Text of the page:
LOS ANGELES SCHOOL OFFICIALS BRING SOME PROMISING BUY-INS FOR AN ANGEL’S GATE HIGH -- AND NEWS THAT, DESPITE SHARP PROTESTS FROM NEIGHBORS, SOME RESIDENTS WILL REALLY WANT TO HEAR
By Diana L. Chapman
In what appeared as a miraculous buy-in package to build a high school at Angel’s Gate, Los Angeles school officials this week turned criticisms into advantages for residents to continue the progress toward building an 800-seat campus at the site.
Linda Del Cueto, the superintendent for region district 8 which includes all of San Pedro and areas stretching up north to Watts, promised a list of benefits that might encourage even critics to turn their heads around and consider the site. She added the school likely would either become a 9th grade academy or a 9th-12th grade high school
The Los Angeles Unified Superintendent David L. Brewer, III, makes the final determination, however.
The proposed promises included:
--Every student attending the school must live in San Pedro
--A magnet school will not be built at the site
--The proposed school would not be a satellite to San Pedro High, but exist as its own entity and run as its own school
--No “cherry picking,” such as taking only the brightest students from San Pedro High will occur
--Residents likely will have the “preferred option to chose which school their child attends, Angel’s Gate or San Pedro High.
- There are two options in which the new high school --if built-- could work. One proposal opts for a 9th-12th grade high school with small learning communities. The second: allowing a 9th grade academy only, splitting it into two learning communities and then those students would matriculate to San Pedro High School.
School officials believe that just the volume of sports alone at San Pedro High will attract residents to the larger, currently overcrowded high school while other parents will want their children in a smaller learning environment.
“It will not be a magnet school,” Del Cueto told a small crowd of about 20 at a meeting at San Pedro High School, which included both city and school officials, teacher union representatives and residents in leadership roles. “We will not bus kids into this community. We already have two magnets (at SP High).
“What’s hard about this, let’s face it, we haven’t built high schools for years and years…There’s really so much in the air. The athletics really helps drives the question.”
In addition, the superintendent said her team was considering the Angel’s Gate High School, projected to open in 2012, would use a small learning community system– which groups students in smaller houses with the same interests.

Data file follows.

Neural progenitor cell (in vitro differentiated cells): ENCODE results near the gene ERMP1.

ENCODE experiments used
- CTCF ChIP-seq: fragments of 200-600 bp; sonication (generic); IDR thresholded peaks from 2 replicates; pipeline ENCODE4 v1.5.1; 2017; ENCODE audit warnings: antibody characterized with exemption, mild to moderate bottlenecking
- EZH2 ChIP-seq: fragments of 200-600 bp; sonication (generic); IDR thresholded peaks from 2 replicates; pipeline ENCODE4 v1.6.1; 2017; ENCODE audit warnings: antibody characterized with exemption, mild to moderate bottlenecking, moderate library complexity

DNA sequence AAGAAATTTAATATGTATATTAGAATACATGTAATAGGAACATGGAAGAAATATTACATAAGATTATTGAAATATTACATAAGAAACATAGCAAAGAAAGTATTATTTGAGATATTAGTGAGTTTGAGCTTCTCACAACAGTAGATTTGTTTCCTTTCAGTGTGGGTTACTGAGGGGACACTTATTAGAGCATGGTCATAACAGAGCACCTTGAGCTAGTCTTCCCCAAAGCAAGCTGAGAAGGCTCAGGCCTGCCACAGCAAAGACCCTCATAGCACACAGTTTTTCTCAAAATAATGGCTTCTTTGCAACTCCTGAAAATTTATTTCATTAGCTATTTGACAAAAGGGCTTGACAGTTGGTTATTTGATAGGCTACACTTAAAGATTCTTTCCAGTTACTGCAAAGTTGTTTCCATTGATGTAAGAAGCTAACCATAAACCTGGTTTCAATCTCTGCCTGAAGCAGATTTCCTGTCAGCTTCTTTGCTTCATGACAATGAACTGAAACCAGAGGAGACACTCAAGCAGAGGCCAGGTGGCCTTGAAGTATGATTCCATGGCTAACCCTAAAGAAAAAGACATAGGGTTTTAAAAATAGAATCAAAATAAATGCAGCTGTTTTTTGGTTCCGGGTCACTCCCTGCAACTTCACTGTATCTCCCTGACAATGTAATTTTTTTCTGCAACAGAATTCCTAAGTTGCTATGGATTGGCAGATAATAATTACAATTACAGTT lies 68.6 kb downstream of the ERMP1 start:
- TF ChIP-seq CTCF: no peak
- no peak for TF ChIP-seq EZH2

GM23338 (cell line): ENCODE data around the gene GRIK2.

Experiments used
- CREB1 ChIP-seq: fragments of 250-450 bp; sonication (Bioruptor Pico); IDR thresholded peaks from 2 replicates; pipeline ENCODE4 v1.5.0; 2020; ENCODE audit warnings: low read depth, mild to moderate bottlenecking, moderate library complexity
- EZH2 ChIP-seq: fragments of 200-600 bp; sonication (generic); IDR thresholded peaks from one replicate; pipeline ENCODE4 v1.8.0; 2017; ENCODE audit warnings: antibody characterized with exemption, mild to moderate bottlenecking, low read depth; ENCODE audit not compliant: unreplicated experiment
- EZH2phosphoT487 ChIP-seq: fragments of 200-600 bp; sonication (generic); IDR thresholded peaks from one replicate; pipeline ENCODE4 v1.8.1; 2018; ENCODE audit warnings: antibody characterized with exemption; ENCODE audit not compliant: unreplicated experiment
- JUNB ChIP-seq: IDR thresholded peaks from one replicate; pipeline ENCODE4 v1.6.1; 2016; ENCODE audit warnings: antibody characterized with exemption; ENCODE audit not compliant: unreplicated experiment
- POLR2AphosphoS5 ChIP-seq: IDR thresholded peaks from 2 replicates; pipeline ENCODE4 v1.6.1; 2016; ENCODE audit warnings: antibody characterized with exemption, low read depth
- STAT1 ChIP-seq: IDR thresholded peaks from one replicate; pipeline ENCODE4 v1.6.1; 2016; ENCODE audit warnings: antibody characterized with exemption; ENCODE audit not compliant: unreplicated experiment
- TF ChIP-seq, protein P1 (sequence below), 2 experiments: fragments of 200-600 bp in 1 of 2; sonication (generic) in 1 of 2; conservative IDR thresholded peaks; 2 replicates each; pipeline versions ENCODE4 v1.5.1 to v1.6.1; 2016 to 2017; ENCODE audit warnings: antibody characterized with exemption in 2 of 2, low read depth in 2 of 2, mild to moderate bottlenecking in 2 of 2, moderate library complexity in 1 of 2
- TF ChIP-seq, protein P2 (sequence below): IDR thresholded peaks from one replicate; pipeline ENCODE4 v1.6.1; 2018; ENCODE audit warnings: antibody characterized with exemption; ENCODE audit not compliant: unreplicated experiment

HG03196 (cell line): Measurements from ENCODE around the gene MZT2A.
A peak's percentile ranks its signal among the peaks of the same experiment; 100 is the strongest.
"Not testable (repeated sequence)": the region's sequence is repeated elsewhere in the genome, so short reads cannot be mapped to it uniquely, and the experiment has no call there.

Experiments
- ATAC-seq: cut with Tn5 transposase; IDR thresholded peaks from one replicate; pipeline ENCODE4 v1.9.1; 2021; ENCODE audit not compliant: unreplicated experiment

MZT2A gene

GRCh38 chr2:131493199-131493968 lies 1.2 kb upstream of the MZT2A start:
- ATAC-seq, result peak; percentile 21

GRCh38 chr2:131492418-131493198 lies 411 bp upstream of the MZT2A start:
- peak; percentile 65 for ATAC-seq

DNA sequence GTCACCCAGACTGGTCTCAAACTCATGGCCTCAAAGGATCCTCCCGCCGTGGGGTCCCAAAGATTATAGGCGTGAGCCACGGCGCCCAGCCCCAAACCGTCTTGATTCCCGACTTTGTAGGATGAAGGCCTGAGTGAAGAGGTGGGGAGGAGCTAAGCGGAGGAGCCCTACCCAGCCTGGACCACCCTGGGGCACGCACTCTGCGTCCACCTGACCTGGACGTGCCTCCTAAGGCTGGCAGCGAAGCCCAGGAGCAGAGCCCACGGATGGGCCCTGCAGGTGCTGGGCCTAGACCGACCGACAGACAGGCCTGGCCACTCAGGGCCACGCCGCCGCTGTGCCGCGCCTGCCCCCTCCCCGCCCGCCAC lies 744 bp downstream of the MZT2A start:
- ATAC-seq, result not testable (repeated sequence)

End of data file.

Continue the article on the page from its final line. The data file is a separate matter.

The district is currently adopting smaller learning communities across the board to cope with the giant population of many of its current schools. San Pedro High School, for example, was built in 1936. By 1970, the campus housed 72 classrooms with 2,500 students. The student population, however, has now climbed way beyond its capacity and now has 3,561 students and an additonal 34 bungalows, said Principal Bob DiPietro.
That extensive overcrowding – where students complain about standing up through class and barely being able to make class on time due to swollen crowds in the hallways – has driven the district to look for other options, such as building at Angel’s Gate.
For nearly three decades, the school district has owned 47 acres at Angel’s Gate. The proposal would allow for the 800 seat campus to continue an expansion of up to 1,215 students at a later date.
Residents near Angel’s Gate have fought sharply against the proposed school, saying that the traffic will clog residential streets, increase accidents on an already accident-prone Alma Street, ruin the serenity of the area, drive out foxes living at the site – and destroy the wholesomeness of the neighborhood with noise pollution.
School officials said they are attempting to mitigate these issues. Parking is a repeated concern. However, Doug Epperhart, with the Coastal Neighborhood Council indicated that school officials should meet with the committee planning the Angel’s Gate master plan. The master plan, which develops the park part of the area owned by the city of Los Angeles, is considering a 600-space underground parking structure, he said.
“I was very impressed,” said Epperhart of Monday’s meeting (4/14/08), who had criticized the district earlier for not trying to meet the resident's needs.